Wednesday, June 06, 2007
The thing that always astounds me when viewing a barn collapse is how inconsequential the materials appear, lying in a heap. The flattened lumber belies the huge volumes of space that the boards enclosed.
The Teeple barn was built circa 1885 and to view the interior was to marvel at the workmanship that was accomplished without benefit of power machinery. It was designed with huge proportions - 85 foot diameter and 85 feet tall. The balloon frame construction resulted in a veritable agricultural cathedral.
The barn was unusual and important enough to have been photographed by National Geographic. It was also certified as an official project of Save America's Treasures, a public/private partnership between the National Park Service and the National Trust for Historic Preservation and immortalized in the book of the same name.
After a bid for millions of dollars to relocated the barn was turned down efforts were focused to do what could be done to stabilize the barn. Unfortunately, the task was huge, almost impossible without huge investments.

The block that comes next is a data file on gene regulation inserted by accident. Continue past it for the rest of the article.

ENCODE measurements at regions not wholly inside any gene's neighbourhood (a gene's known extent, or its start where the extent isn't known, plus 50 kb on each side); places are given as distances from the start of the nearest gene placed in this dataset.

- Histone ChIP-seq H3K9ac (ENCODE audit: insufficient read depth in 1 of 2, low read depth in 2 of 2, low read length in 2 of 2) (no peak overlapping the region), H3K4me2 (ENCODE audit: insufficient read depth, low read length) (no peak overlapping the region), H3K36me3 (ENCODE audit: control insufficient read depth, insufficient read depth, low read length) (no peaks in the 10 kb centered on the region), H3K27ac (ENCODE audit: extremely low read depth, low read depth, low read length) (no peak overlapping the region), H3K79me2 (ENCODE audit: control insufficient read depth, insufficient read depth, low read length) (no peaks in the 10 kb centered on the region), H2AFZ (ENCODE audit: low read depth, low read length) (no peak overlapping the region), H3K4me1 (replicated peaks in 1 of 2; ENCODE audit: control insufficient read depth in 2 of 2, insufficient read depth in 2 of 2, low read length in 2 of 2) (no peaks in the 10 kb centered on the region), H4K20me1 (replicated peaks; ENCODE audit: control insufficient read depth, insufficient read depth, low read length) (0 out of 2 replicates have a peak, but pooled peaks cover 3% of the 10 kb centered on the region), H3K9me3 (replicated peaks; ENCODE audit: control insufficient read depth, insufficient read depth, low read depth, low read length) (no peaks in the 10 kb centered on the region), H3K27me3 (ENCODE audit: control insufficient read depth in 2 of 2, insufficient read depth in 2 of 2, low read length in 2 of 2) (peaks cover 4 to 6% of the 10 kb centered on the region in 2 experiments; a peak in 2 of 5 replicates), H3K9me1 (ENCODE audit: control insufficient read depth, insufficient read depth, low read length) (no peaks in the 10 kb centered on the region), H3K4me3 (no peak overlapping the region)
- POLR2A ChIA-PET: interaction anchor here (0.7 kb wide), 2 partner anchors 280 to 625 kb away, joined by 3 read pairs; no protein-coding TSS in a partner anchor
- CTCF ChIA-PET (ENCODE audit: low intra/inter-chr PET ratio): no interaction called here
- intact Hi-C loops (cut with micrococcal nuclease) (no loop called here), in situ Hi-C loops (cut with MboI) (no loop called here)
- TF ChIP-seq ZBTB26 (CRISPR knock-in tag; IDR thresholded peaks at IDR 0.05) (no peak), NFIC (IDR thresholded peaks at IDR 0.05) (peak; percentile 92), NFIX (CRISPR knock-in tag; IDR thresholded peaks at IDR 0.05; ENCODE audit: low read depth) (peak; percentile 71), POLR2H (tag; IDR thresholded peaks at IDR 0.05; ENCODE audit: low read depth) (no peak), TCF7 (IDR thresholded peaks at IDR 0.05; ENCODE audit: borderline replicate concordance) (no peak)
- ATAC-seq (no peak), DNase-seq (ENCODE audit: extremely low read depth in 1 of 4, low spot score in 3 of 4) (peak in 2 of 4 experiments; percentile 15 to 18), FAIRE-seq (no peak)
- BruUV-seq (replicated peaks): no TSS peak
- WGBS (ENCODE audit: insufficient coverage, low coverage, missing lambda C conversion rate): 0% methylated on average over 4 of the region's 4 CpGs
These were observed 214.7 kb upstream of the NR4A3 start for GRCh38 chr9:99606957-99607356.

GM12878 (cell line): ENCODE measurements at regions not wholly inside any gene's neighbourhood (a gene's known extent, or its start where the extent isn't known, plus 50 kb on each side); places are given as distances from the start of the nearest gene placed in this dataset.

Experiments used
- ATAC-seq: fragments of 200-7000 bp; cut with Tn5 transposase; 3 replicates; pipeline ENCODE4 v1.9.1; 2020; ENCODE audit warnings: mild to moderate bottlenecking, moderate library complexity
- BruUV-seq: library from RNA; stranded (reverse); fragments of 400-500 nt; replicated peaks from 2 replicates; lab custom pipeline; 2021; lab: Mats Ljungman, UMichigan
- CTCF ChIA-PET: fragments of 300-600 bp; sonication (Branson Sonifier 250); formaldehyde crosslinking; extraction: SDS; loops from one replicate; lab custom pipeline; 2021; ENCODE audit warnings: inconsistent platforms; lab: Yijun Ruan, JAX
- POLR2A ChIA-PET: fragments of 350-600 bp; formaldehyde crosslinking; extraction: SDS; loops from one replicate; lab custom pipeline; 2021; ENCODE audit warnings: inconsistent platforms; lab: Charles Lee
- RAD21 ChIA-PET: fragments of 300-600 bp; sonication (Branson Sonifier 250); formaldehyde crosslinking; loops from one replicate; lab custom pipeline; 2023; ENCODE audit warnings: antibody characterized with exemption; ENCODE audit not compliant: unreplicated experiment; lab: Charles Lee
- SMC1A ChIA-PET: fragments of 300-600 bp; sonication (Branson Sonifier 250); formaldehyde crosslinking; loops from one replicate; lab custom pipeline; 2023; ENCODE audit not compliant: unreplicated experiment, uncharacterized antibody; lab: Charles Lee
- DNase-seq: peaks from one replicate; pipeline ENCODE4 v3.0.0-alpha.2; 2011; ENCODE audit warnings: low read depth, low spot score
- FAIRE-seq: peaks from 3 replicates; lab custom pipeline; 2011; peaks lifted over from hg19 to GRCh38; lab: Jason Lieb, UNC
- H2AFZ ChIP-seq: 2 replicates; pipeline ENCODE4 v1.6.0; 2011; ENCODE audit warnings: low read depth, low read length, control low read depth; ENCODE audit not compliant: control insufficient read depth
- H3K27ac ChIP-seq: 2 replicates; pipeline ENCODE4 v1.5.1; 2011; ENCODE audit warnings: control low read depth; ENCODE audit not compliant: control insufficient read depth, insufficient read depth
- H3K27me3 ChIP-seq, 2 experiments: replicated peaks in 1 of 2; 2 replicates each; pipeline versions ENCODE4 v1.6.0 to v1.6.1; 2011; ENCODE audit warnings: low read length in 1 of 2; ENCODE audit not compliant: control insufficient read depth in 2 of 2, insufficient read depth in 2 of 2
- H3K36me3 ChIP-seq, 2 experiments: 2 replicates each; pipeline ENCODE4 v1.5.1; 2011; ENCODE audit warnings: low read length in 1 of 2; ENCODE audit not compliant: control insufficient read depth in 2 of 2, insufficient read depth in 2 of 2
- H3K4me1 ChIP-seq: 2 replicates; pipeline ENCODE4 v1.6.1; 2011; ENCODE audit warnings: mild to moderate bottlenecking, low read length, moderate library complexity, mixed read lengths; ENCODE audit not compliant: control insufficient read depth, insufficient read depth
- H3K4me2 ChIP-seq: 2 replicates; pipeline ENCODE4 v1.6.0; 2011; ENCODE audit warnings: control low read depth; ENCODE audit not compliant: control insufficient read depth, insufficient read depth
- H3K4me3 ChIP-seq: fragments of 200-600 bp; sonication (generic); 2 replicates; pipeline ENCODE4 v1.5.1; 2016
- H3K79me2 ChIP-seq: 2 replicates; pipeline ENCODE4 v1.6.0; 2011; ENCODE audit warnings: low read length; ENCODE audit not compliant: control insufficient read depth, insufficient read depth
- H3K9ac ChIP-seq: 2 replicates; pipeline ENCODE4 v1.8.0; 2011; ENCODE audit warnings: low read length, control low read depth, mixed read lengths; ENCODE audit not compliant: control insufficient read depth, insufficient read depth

Serious problems developed and when the wind storm blew up on May 24th family member Lori Teeple, great-granddaughter of its builder Lester Teeple drove over to find that the barn had begun to split open. What a tremendously sad moment that must have been. Returning on Friday morning she was met with a scene of total devastation. The beautiful cupola was turned upside down, lying on top of the heap.
To give you a good idea of the scale of this barn, here's a photo of Teeple family members standing next to the west facing side of the barn.
You can order the book Saving America's Treasures for as little as 12 cents at Amazon.com. Go here to check it out:
Saving America's Treasures
Here's another photo of the Teeple family.